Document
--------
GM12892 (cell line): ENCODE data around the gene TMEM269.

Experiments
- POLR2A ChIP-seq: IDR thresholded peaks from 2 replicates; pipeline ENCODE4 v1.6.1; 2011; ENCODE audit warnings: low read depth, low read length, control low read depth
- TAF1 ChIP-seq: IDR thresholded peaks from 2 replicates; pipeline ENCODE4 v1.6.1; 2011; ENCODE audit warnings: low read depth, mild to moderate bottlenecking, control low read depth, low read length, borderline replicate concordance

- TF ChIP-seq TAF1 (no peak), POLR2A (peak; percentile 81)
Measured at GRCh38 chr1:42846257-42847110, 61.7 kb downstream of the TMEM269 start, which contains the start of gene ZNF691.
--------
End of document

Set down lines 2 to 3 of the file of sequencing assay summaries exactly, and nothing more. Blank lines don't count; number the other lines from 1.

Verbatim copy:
Experiments
- POLR2A ChIP-seq: IDR thresholded peaks from 2 replicates; pipeline ENCODE4 v1.6.1; 2011; ENCODE audit warnings: low read depth, low read length, control low read depth